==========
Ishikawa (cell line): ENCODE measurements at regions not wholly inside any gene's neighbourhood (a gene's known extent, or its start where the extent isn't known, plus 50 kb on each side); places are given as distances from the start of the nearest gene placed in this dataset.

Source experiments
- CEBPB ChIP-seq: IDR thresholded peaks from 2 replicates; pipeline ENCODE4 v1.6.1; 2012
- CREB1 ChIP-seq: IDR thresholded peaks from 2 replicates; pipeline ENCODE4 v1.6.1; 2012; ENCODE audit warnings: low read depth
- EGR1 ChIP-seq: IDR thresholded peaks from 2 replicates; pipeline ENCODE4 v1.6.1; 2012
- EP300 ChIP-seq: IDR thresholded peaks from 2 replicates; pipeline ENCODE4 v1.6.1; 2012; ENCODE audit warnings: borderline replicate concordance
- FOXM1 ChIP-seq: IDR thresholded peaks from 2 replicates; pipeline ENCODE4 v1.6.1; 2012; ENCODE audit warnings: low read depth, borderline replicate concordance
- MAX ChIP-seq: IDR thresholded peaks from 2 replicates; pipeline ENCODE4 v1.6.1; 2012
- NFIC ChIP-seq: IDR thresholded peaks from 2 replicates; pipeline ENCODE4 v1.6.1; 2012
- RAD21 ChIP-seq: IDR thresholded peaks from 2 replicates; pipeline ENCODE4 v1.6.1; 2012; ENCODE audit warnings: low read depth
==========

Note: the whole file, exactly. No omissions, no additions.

Ishikawa (cell line): ENCODE measurements at regions not wholly inside any gene's neighbourhood (a gene's known extent, or its start where the extent isn't known, plus 50 kb on each side); places are given as distances from the start of the nearest gene placed in this dataset.

Source experiments
- CEBPB ChIP-seq: IDR thresholded peaks from 2 replicates; pipeline ENCODE4 v1.6.1; 2012
- CREB1 ChIP-seq: IDR thresholded peaks from 2 replicates; pipeline ENCODE4 v1.6.1; 2012; ENCODE audit warnings: low read depth
- EGR1 ChIP-seq: IDR thresholded peaks from 2 replicates; pipeline ENCODE4 v1.6.1; 2012
- EP300 ChIP-seq: IDR thresholded peaks from 2 replicates; pipeline ENCODE4 v1.6.1; 2012; ENCODE audit warnings: borderline replicate concordance
- FOXM1 ChIP-seq: IDR thresholded peaks from 2 replicates; pipeline ENCODE4 v1.6.1; 2012; ENCODE audit warnings: low read depth, borderline replicate concordance
- MAX ChIP-seq: IDR thresholded peaks from 2 replicates; pipeline ENCODE4 v1.6.1; 2012
- NFIC ChIP-seq: IDR thresholded peaks from 2 replicates; pipeline ENCODE4 v1.6.1; 2012
- RAD21 ChIP-seq: IDR thresholded peaks from 2 replicates; pipeline ENCODE4 v1.6.1; 2012; ENCODE audit warnings: low read depth